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Project on Government Oversight




Los Alamos Myths and Facts

September 12, 2003 


MYTH: Independent reviews have found Los Alamos security adequate.

FACT: Physical security - Los Alamos has failed to protect locations where tons of plutonium and highly-enriched uranium are stored against every independent mock terrorist test, most recently in August 2002.

Cybersecurity - Regarding the hundreds of missing or stolen computers at Los Alamos, the Department of Energy (DOE) Inspector General, Gregory H. Friedman testified, '' . . we concluded that the Laboratory could not provide adequate assurance that classified, sensitive, or proprietary information was appropriately protected.' (May, 1, 2003)

MYTH: The Department of Energy believes security is adequate at Los Alamos.

FACT: Secretary Abraham has ordered an overhaul of security in response to the many recent security failures at Los Alamos, Lawrence Livermore, and Sandia Labs. The DOE's Independent Oversight and Evaluation Office has recently charged that there are systemic security weaknesses at all three labs. Furthermore, on the same day that NNSA Director Linton Brooks told the media he was satisfied with security at Los Alamos, he created two independent review groups to immediately evaluate possible security improvements at the labs.

MYTH: A review of Los Alamos' books revealed only a few thousand dollars misspent by the Lab's employees.

FACT: This 'review' was paid for by the University of California, and was not an audit of Los Alamos' books which would have been much more thorough. No independent audit or evaluation has contradicted the findings of Los Alamos investigators Glenn Walp and Steve Doran, who documented numerous incidents of fraud and mismanagement. In one case alone, over $400,000 of camping equipment and other gear were illegally purchased with taxpayer dollars for personal use or resale. The FBI and U.S. Attorney are pursuing a criminal case on this issue. Finally, 17 top managers at the lab were fired or removed from office, indicating more problems than only a few thousand dollars being misspent.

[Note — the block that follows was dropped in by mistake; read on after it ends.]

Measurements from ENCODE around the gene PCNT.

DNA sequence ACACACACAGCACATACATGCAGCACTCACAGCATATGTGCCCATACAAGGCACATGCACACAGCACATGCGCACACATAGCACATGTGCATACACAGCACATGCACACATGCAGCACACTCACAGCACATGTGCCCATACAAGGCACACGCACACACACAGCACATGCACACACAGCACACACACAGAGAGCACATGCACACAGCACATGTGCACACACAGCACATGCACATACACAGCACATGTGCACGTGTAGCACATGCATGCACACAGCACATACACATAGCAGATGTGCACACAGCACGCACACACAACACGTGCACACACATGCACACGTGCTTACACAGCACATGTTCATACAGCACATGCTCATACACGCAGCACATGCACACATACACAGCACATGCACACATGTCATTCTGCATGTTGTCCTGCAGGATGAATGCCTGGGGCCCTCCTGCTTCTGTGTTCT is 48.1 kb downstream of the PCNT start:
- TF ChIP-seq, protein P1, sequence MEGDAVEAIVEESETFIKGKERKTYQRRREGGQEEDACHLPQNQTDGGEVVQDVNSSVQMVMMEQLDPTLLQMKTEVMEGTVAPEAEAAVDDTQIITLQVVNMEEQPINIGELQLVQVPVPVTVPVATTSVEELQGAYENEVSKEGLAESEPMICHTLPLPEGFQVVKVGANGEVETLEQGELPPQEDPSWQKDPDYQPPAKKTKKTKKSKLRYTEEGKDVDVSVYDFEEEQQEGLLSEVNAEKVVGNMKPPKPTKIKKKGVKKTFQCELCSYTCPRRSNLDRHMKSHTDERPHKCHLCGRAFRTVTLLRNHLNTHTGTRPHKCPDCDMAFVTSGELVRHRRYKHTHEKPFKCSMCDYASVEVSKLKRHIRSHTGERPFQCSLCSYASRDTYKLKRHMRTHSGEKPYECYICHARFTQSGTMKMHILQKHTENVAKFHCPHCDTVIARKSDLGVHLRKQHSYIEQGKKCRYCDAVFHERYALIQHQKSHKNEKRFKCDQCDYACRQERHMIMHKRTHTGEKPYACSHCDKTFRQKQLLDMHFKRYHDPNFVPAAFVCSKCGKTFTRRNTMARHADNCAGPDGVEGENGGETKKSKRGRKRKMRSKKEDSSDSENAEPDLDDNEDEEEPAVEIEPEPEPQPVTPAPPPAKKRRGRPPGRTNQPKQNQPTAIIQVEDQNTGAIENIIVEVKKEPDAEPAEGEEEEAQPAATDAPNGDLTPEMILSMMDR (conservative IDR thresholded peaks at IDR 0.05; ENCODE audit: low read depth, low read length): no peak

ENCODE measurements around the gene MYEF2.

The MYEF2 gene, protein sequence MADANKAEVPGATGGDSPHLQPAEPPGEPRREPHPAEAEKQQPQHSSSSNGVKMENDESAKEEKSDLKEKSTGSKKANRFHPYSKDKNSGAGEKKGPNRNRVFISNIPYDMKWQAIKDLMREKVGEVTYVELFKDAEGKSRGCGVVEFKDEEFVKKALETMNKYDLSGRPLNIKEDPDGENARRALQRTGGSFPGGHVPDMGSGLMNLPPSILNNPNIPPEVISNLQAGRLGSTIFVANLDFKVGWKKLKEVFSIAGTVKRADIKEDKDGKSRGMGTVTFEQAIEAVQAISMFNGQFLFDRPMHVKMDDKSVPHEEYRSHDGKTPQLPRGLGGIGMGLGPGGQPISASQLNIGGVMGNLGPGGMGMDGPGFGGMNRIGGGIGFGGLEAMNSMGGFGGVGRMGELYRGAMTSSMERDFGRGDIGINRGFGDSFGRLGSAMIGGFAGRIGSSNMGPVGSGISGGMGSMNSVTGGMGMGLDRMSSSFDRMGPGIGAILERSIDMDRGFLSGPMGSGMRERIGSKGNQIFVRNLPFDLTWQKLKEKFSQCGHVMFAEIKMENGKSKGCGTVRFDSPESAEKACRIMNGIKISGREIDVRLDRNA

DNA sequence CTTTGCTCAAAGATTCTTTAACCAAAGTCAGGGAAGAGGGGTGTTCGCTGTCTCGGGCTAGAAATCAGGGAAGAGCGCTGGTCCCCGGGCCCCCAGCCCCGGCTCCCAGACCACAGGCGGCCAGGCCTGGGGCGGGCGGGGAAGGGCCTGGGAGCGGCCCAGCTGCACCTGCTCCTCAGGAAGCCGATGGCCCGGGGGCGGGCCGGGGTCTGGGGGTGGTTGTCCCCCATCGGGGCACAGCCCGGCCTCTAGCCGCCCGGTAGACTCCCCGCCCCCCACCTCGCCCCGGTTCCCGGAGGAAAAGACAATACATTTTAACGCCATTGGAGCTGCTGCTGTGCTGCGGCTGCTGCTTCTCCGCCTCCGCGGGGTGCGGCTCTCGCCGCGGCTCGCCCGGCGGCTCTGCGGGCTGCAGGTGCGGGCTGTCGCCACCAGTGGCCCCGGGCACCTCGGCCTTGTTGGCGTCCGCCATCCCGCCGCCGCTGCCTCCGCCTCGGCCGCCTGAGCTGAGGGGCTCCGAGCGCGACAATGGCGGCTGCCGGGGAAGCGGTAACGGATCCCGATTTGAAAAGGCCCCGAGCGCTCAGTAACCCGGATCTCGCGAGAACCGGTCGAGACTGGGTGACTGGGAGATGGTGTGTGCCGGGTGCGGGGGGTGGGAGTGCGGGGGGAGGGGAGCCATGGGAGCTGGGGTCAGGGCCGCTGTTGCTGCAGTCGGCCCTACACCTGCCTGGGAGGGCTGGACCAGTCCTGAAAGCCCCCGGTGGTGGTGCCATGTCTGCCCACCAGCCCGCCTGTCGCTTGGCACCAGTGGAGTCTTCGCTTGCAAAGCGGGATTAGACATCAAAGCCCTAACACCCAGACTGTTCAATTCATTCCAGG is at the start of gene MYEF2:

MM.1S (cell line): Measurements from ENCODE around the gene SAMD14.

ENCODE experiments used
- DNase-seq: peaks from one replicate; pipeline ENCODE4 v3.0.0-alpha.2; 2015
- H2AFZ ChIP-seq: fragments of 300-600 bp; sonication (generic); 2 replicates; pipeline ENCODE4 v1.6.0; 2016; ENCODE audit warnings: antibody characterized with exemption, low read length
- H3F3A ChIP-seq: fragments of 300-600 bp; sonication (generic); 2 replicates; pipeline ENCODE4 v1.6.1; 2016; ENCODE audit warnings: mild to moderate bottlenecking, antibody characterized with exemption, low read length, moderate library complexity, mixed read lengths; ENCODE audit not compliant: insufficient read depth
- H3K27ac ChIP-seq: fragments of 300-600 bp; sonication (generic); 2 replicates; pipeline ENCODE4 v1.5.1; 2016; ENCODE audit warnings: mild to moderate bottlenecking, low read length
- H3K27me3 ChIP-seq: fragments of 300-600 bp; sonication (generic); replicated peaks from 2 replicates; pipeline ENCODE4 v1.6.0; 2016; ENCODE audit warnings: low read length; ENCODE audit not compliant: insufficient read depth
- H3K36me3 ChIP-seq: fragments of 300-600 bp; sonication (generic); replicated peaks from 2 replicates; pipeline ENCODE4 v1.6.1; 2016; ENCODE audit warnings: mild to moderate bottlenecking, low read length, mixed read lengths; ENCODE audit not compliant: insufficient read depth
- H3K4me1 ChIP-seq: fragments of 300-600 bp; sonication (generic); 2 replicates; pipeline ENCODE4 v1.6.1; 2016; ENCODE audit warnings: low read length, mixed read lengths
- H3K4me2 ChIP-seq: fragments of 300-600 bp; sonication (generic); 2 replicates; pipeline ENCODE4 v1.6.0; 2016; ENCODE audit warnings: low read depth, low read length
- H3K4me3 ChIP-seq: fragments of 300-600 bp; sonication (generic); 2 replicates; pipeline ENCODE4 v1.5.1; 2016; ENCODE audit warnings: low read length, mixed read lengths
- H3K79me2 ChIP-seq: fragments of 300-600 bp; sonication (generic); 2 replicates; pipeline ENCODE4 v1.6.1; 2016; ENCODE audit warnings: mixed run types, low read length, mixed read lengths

MYTH: A Los Alamos employee never tried to buy a Ford Mustang with taxpayer dollars.

FACT: The investigators revealed documentation showing that a Los Alamos employee used her government purchase card (with a million-dollar-a-month credit limit) to order several questionable items, including a customized Ford Mustang. Five months after the investigators documented this fraud, Los Alamos offered the implausible explanation that the employee thought she was ordering business items and didn't realize she had called All Mustang Performance, an auto body shop. The body shop is vigorously denying Los Alamos' explanation. According to Wired News, a body shop employee stated, "[The Los Alamos employee] called here several times, not just one time, and the message while you're on hold says it's (an auto) body shop. All I know about is Mustangs. . . . If anyone tried to order something from me and it wasn't a Mustang, I wouldn't even know how to take the order."

MYTH: The recently missing plutonium at Los Alamos was inconsequential to public health and safety.

FACT: While Los Alamos Director Peter Nanos minimizes the potential danger posed by the missing plutonium, a 1995 Lawrence Livermore study concluded that ".08 milligrams inhaled will have 100% probability of causing a fatal cancer." The amounts in the two missing vials would provide tens of thousands of times that amount.

MYTH: The University of California has run Los Alamos out of a sense of patriotism and does not benefit financially from the contract.

FACT: UC reaps many financial benefits from managing Los Alamos in addition to its multi-million dollar fee, including overhead reimbursements and patent rights.

Founded in 1981, the Project On Government Oversight (POGO) is a nonpartisan independent watchdog that champions good government reforms. POGO's investigations into corruption, misconduct, and conflicts of interest achieve a more effective, accountable, open, and ethical federal government.

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